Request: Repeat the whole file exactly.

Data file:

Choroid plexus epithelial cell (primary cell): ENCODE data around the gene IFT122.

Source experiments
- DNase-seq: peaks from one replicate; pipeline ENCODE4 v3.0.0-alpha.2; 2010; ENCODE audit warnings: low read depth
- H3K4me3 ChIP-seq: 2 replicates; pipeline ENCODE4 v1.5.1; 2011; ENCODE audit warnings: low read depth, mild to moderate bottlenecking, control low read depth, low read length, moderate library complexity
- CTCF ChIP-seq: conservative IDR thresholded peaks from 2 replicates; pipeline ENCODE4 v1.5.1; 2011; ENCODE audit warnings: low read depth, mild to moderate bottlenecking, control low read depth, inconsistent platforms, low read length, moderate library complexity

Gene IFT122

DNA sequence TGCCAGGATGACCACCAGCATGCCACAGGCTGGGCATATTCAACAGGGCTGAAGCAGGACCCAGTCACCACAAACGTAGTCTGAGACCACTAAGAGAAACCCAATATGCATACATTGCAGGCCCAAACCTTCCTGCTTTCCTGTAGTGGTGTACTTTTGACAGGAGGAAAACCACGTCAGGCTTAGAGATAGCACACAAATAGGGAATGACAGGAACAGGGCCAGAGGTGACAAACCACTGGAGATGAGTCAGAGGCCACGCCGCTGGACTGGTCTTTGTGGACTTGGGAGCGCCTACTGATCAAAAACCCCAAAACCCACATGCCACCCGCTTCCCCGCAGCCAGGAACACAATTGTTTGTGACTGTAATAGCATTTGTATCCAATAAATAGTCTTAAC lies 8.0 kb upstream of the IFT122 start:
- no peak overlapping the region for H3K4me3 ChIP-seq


Choroid plexus epithelial cell (primary cell): ENCODE data around the gene IFT122.

Source experiments
- DNase-seq: peaks from one replicate; pipeline ENCODE4 v3.0.0-alpha.2; 2010; ENCODE audit warnings: low read depth
- H3K4me3 ChIP-seq: 2 replicates; pipeline ENCODE4 v1.5.1; 2011; ENCODE audit warnings: low read depth, mild to moderate bottlenecking, control low read depth, low read length, moderate library complexity
- CTCF ChIP-seq: conservative IDR thresholded peaks from 2 replicates; pipeline ENCODE4 v1.5.1; 2011; ENCODE audit warnings: low read depth, mild to moderate bottlenecking, control low read depth, inconsistent platforms, low read length, moderate library complexity

Gene IFT122

DNA sequence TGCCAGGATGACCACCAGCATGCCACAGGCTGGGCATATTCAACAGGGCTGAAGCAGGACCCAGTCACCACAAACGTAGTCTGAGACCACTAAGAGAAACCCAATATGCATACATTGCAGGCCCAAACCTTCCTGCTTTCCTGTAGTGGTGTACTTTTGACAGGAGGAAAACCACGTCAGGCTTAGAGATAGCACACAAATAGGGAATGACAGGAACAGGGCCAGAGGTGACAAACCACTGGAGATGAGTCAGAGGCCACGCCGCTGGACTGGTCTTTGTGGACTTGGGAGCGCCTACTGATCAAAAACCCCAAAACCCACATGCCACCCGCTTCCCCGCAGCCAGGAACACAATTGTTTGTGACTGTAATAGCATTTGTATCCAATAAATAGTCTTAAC lies 8.0 kb upstream of the IFT122 start:
- no peak overlapping the region for H3K4me3 ChIP-seq